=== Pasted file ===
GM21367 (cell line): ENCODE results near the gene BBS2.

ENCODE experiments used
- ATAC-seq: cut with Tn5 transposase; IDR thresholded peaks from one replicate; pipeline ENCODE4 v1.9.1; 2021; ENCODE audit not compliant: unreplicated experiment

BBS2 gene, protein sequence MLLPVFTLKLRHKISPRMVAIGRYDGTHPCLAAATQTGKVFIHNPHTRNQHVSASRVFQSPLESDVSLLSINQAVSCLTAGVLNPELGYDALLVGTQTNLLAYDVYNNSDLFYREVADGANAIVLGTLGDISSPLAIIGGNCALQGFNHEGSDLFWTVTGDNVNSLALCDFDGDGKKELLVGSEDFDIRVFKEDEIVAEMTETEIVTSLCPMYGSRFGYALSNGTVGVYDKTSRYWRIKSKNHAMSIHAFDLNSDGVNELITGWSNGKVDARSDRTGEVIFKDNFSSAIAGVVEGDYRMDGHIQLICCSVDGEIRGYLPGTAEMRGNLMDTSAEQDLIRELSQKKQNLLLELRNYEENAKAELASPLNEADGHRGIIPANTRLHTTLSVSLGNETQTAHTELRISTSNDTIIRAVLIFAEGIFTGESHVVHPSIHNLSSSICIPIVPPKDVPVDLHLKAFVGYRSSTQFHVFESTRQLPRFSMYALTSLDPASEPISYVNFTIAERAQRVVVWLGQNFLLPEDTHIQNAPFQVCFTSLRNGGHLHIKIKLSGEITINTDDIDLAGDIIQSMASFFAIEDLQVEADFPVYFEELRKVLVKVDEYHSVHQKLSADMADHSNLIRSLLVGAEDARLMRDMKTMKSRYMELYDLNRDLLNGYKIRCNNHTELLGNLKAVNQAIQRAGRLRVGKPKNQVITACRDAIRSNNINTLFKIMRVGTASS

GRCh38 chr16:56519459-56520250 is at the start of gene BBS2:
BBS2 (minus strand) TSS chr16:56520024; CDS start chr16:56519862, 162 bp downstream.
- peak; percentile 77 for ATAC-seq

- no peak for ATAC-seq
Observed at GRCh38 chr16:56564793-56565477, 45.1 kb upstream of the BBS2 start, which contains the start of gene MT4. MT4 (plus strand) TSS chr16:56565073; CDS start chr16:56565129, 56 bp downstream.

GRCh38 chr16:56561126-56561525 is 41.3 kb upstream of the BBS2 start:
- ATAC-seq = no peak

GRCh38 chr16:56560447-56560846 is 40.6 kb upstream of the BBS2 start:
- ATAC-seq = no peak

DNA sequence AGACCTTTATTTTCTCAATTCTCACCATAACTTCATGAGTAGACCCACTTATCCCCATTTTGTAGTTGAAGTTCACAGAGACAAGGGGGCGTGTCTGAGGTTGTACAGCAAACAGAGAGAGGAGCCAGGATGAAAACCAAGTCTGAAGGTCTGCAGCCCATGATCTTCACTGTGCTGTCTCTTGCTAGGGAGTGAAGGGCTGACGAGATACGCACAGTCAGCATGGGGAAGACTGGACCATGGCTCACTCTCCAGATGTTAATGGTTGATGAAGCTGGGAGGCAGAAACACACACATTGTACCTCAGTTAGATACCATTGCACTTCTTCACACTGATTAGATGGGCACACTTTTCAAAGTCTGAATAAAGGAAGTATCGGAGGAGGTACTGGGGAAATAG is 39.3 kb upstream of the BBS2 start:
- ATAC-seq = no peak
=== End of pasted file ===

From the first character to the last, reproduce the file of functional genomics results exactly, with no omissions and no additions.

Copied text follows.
GM21367 (cell line): ENCODE results near the gene BBS2.

ENCODE experiments used
- ATAC-seq: cut with Tn5 transposase; IDR thresholded peaks from one replicate; pipeline ENCODE4 v1.9.1; 2021; ENCODE audit not compliant: unreplicated experiment

BBS2 gene, protein sequence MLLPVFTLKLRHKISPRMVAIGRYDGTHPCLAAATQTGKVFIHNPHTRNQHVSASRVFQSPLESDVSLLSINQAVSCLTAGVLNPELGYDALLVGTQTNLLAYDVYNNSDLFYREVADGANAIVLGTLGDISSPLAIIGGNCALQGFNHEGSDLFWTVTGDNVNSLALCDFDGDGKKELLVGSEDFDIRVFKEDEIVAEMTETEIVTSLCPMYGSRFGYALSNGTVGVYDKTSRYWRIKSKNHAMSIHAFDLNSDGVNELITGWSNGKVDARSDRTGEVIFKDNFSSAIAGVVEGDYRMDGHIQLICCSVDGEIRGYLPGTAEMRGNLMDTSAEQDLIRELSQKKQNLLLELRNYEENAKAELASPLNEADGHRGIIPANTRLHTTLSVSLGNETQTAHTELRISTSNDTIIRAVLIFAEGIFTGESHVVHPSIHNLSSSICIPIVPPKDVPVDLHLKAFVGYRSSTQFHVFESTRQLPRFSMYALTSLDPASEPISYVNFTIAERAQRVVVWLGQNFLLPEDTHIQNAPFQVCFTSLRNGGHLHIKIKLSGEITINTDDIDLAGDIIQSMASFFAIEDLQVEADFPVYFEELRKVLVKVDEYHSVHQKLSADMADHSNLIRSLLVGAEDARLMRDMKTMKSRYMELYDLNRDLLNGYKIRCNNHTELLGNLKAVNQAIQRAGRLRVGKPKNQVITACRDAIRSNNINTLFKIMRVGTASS

GRCh38 chr16:56519459-56520250 is at the start of gene BBS2:
BBS2 (minus strand) TSS chr16:56520024; CDS start chr16:56519862, 162 bp downstream.
- peak; percentile 77 for ATAC-seq

- no peak for ATAC-seq
Observed at GRCh38 chr16:56564793-56565477, 45.1 kb upstream of the BBS2 start, which contains the start of gene MT4. MT4 (plus strand) TSS chr16:56565073; CDS start chr16:56565129, 56 bp downstream.

GRCh38 chr16:56561126-56561525 is 41.3 kb upstream of the BBS2 start:
- ATAC-seq = no peak

GRCh38 chr16:56560447-56560846 is 40.6 kb upstream of the BBS2 start:
- ATAC-seq = no peak

DNA sequence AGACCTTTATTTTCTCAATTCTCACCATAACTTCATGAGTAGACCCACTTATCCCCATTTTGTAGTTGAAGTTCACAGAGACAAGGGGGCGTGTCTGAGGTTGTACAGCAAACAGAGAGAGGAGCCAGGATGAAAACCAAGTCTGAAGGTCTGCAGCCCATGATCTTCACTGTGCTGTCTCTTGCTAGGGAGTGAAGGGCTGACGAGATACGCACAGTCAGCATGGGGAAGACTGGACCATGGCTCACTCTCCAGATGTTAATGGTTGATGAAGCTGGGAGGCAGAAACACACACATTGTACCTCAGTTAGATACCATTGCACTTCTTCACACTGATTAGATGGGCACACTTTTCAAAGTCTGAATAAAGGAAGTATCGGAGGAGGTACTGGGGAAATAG is 39.3 kb upstream of the BBS2 start:
- ATAC-seq = no peak